The Rory Staunton Foundation For Sepsis Prevention Unveils National Initiatives For Combating Public Health Crisis At Second National Forum On Sepsis

WASHINGTON, Sept. 16, 2015 /PRNewswire/ -- The Rory Staunton Foundation, the leading U.S. organization dedicated to the prevention of sepsis, today announced several new initiatives at the Second National Forum on Sepsis at the Reserve Officers Club on Capitol Hill, Washington D.C., in conjunction with Sepsis Awareness Month.

The Rory Staunton Foundation for Sepsis Prevention

Featured speakers included:

  • Randi Weingarten, President of the American Federation of Teachers
  • Sen. Charles Schumer (D-NY)
  • Jean Moody-Williams, Deputy Director of the Center for Clinical Standards and Quality at the Centers for Medicare & Medicaid Services

Sepsis kills more than 250,000 Americans each year more people than breast cancer, prostate cancer and AIDS, and Ebola combined. Sepsis is the body's overwhelming and life-threatening response to infection. It occurs when chemicals released into the bloodstream to fight the infection trigger inflammation that can damage multiple organ systems, causing them to fail. Sepsis is preventable and treatable.

The Rory Staunton Foundation was established by Ciaran and Orlaith Staunton of Queens, N.Y. It was founded in honor of their son, Rory Staunton, who died at age 12 from sepsis in 2012.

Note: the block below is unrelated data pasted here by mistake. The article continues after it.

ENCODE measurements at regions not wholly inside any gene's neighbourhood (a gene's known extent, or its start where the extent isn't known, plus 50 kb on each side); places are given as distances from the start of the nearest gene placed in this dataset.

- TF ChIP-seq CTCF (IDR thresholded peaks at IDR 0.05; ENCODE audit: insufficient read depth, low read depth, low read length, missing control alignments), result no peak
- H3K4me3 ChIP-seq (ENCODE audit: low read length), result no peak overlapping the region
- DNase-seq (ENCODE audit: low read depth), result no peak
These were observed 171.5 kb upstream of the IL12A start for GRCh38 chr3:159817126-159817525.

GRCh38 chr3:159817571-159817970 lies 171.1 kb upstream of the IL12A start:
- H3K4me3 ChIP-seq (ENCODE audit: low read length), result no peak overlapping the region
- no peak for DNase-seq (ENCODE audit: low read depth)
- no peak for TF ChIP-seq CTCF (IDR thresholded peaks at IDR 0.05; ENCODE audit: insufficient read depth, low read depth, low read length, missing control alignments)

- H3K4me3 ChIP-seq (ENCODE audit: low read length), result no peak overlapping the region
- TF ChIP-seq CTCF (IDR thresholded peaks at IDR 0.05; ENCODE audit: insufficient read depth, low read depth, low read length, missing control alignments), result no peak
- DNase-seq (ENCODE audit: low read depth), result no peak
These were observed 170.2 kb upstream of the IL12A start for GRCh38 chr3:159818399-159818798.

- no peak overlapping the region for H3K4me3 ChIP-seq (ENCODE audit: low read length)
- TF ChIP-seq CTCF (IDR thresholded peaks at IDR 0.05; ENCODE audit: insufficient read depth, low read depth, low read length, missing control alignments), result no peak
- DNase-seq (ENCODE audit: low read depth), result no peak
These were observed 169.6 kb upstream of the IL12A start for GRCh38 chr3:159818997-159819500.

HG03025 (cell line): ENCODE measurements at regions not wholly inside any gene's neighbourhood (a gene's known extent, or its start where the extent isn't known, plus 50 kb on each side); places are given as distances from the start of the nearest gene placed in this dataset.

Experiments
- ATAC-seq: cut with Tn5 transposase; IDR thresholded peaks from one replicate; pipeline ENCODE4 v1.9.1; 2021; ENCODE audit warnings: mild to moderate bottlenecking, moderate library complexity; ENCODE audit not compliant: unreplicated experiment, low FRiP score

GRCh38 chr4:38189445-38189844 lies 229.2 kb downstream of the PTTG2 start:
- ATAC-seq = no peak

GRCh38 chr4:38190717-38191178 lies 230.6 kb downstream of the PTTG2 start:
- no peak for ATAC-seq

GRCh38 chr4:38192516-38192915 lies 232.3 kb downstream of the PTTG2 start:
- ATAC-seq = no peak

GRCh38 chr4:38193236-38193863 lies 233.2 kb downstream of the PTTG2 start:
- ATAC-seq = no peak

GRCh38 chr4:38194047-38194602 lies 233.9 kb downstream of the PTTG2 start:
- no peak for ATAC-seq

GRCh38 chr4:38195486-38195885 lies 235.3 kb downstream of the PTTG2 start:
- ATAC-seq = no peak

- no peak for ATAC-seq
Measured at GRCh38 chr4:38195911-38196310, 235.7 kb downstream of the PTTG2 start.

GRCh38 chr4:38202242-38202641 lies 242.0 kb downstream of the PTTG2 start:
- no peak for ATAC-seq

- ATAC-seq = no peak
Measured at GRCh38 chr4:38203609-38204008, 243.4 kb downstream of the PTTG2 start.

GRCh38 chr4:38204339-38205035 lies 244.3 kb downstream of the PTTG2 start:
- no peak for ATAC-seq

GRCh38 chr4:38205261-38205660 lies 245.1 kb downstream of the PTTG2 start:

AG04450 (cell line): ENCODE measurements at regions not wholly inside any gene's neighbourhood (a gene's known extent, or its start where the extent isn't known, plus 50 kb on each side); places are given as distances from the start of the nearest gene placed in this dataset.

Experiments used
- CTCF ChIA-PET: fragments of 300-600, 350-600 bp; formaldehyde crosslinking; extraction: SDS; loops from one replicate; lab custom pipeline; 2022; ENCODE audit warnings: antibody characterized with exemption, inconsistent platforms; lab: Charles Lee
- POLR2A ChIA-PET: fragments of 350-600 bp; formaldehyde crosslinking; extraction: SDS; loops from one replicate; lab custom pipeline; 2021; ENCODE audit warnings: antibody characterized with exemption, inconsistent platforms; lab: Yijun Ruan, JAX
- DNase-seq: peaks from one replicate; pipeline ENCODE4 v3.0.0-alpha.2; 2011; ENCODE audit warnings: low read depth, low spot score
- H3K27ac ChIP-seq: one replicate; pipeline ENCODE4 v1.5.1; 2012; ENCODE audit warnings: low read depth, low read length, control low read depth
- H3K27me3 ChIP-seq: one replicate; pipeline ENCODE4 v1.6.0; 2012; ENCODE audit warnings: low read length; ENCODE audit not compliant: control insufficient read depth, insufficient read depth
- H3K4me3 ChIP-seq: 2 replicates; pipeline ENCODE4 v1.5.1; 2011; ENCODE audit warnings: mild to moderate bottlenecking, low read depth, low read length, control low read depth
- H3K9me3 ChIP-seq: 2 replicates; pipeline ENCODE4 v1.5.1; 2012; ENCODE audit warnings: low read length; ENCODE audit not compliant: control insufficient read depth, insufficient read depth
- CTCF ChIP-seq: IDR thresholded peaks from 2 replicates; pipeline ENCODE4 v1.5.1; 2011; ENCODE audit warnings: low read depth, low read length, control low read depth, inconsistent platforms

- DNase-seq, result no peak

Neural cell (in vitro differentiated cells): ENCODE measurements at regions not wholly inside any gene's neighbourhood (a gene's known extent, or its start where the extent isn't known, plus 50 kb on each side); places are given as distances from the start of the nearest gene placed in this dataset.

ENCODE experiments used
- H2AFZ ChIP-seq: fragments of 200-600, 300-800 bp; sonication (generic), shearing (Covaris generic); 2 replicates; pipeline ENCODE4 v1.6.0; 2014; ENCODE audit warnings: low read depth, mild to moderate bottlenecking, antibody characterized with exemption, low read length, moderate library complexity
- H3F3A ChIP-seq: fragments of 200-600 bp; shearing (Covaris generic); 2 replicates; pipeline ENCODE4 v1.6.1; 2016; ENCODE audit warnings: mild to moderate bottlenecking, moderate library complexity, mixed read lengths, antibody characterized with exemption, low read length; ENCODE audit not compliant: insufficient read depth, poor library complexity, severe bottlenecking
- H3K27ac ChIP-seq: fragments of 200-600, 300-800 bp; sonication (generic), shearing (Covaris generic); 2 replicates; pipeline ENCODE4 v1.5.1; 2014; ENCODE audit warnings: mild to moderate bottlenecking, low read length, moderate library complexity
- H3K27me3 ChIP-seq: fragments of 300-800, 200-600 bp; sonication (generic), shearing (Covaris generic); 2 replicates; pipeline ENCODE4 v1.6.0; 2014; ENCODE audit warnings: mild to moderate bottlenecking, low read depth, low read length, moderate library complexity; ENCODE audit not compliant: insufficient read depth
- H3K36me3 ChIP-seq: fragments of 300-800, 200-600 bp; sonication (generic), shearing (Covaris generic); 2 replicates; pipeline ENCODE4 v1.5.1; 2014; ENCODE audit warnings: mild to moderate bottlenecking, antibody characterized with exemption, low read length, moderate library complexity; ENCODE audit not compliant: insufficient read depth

National Family Council on Sepsis
At the event, The Rory Staunton Foundation announced the first ever National Family Council on Sepsis. The Council is a coalition of people that have been affected by sepsis or who share the Foundation's commitment to reducing deaths from sepsis. It will function as a support network for those who have lost loved ones and those who have survived the illness, enabling them to connect with one another and share their experiences through online platforms hosted by The Rory Staunton Foundation website.

"When I lost my daughter to sepsis in January, I didn't know where to turn for support or to find answers to the many questions I had about how and why she died," said Ann Ceschin, co-chair of the National Family Council on Sepsis. "When I connected with The Rory Staunton Foundation, I was able to speak to other parents who understood what I was going through, who shared my grief and my anger and my desire to ensure that no other family would experience the same devastation we experienced. The National Family Council on Sepsis provides a vehicle for us to take action."

In addition, the Council will spearhead volunteer activities in support of sepsis awareness and improved hospital protocols in each state. With support and guidance from the Foundation and led by Sepsis State Champions, these volunteers will engage health commissioners, politicians, parents and youth to raise awareness of the Signs of Sepsis and convey the importance of implementing Rory's Regulations in every medical facility in the country.

2020 Vision Rory's Regulations in Every State